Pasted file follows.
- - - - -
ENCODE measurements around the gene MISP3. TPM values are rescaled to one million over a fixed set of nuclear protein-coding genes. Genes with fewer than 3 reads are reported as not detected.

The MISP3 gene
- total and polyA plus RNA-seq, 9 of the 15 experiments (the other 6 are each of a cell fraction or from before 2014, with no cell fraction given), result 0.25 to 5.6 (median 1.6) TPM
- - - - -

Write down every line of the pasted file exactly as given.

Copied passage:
ENCODE measurements around the gene MISP3. TPM values are rescaled to one million over a fixed set of nuclear protein-coding genes. Genes with fewer than 3 reads are reported as not detected.

The MISP3 gene
- total and polyA plus RNA-seq, 9 of the 15 experiments (the other 6 are each of a cell fraction or from before 2014, with no cell fraction given), result 0.25 to 5.6 (median 1.6) TPM